Skip to main content Accessibility help
×
Home
Hostname: page-component-684899dbb8-rbzxz Total loading time: 0.215 Render date: 2022-05-28T08:16:47.835Z Has data issue: true Feature Flags: { "shouldUseShareProductTool": true, "shouldUseHypothesis": true, "isUnsiloEnabled": true, "useRatesEcommerce": false, "useNewApi": true }

Article contents

The ‘regulated death’: a documentary analysis of the regulation and inspection of dying and death in English care homes for older people

Published online by Cambridge University Press:  15 February 2007

KATHERINE FROGGATT
Affiliation:
Institute for Heath Research, Lancaster University.

Abstract

In England, processes of regulation and inspection have been established to ensure that older people living in long-term care settings receive quality care. This paper describes how dying and death in care homes for older people is regulated and inspected. A documentary analysis was undertaken of the standard that addresses dying and death in the 2001 Care Homes for Older People: National Minimum Standards. Present in the standard is a ‘good death’ template drawn from constructions of best practice in palliative care. The way in which this national standard is enacted in the inspection process is described using a content analysis of the inspection reports from 226 care homes for older people. These present a narrow focus on dying and death, one that emphasises the older person's wishes and the degree of adherence to policies and procedures concerned with the dying and death event. A regulated death attenuates the ‘good death’ template and reflects both the inspection process and capabilities of the residents of care homes. If the regulation and inspection process is to integrate dying with living, a broader conception and regime of inspection is required. Only then will end-of-life care be provided that meets the diverse needs of older people who live in care homes.

Type
Research Article
Copyright
2007 Cambridge University Press

Access options

Get access to the full version of this content by using one of the access options below. (Log in options will check for institutional or personal access. Content may require purchase if you do not have access.)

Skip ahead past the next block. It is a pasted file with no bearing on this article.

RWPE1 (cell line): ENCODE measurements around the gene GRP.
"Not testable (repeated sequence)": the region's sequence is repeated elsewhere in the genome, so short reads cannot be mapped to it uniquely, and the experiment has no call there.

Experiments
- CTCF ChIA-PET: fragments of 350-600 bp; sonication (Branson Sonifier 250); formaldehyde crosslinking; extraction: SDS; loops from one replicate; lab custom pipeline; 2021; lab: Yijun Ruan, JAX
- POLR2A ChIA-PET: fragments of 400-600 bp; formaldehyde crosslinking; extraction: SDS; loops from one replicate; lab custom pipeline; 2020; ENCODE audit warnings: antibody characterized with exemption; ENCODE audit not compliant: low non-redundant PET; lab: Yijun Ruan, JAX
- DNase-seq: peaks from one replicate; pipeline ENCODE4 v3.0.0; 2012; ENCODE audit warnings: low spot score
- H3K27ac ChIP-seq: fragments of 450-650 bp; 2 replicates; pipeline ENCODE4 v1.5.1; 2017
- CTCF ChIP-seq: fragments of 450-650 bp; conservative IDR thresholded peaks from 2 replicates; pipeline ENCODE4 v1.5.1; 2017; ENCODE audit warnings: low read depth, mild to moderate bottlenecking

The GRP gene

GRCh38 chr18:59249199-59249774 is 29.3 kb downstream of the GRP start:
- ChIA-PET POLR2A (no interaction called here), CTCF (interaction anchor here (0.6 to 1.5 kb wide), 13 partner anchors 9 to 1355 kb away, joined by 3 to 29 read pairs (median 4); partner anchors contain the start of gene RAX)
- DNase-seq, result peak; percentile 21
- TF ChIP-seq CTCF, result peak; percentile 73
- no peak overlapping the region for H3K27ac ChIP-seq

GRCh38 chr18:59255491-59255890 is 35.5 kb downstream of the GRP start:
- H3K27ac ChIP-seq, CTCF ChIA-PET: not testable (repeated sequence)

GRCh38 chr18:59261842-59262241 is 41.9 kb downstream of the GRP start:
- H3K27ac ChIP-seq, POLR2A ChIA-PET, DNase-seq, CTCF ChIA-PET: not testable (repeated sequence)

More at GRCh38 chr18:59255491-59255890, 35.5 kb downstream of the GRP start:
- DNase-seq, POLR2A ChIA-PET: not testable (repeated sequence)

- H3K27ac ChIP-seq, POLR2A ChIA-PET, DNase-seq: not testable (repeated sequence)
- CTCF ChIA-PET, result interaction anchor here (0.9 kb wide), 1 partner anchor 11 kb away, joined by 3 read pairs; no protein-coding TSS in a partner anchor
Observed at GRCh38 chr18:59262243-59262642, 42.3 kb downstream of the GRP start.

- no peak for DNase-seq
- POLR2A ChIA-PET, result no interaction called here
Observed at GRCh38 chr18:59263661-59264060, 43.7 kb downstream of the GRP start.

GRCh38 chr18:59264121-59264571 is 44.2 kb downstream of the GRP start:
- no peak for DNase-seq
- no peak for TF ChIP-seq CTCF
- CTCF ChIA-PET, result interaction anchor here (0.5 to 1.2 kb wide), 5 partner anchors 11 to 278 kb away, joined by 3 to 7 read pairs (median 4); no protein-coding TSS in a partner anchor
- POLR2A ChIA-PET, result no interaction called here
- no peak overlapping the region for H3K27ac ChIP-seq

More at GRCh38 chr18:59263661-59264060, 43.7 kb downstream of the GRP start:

10
Cited by

Save article to Kindle

To save this article to your Kindle, first ensure coreplatform@cambridge.org is added to your Approved Personal Document E-mail List under your Personal Document Settings on the Manage Your Content and Devices page of your Amazon account. Then enter the ‘name’ part of your Kindle email address below. Find out more about saving to your Kindle.

Note you can select to save to either the @free.kindle.com or @kindle.com variations. ‘@free.kindle.com’ emails are free but can only be saved to your device when it is connected to wi-fi. ‘@kindle.com’ emails can be delivered even when you are not connected to wi-fi, but note that service fees apply.

Find out more about the Kindle Personal Document Service.

The ‘regulated death’: a documentary analysis of the regulation and inspection of dying and death in English care homes for older people
Available formats
×

Save article to Dropbox

To save this article to your Dropbox account, please select one or more formats and confirm that you agree to abide by our usage policies. If this is the first time you used this feature, you will be asked to authorise Cambridge Core to connect with your Dropbox account. Find out more about saving content to Dropbox.

The ‘regulated death’: a documentary analysis of the regulation and inspection of dying and death in English care homes for older people
Available formats
×

Save article to Google Drive

To save this article to your Google Drive account, please select one or more formats and confirm that you agree to abide by our usage policies. If this is the first time you used this feature, you will be asked to authorise Cambridge Core to connect with your Google Drive account. Find out more about saving content to Google Drive.

The ‘regulated death’: a documentary analysis of the regulation and inspection of dying and death in English care homes for older people
Available formats
×
×

Reply to: Submit a response

Please enter your response.

Your details

Please enter a valid email address.

Conflicting interests

Do you have any conflicting interests? *